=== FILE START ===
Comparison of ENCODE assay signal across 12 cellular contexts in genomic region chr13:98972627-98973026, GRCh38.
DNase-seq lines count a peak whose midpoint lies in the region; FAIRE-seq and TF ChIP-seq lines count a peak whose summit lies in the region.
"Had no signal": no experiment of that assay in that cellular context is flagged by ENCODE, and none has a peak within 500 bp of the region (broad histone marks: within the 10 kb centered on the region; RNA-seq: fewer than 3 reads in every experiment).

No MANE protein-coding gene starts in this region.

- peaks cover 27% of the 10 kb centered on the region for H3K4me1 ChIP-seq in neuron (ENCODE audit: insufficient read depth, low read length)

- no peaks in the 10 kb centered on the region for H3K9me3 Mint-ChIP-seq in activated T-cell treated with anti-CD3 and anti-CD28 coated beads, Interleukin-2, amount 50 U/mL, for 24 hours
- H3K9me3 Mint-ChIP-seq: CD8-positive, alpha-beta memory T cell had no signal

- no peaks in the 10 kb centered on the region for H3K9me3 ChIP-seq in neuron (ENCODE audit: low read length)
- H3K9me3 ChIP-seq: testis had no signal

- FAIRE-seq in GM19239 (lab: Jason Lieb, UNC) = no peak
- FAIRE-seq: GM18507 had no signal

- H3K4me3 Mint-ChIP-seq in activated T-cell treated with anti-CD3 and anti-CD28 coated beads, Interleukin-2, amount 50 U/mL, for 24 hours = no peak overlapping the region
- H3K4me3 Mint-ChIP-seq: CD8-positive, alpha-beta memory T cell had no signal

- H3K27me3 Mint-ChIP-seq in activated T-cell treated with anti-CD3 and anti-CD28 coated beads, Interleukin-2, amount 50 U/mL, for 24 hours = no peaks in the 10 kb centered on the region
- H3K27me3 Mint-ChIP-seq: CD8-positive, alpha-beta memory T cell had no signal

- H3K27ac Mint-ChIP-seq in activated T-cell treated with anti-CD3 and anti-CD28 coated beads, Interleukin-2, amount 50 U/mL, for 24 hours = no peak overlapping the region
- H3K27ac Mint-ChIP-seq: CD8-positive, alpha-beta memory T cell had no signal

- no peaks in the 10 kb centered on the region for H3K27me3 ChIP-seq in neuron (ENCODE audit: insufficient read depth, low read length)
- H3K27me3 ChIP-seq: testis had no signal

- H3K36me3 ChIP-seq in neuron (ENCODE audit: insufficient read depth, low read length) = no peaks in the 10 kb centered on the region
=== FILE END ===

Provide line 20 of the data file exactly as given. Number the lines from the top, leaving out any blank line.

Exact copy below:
- H3K36me3 ChIP-seq in neuron (ENCODE audit: insufficient read depth, low read length) = no peaks in the 10 kb centered on the region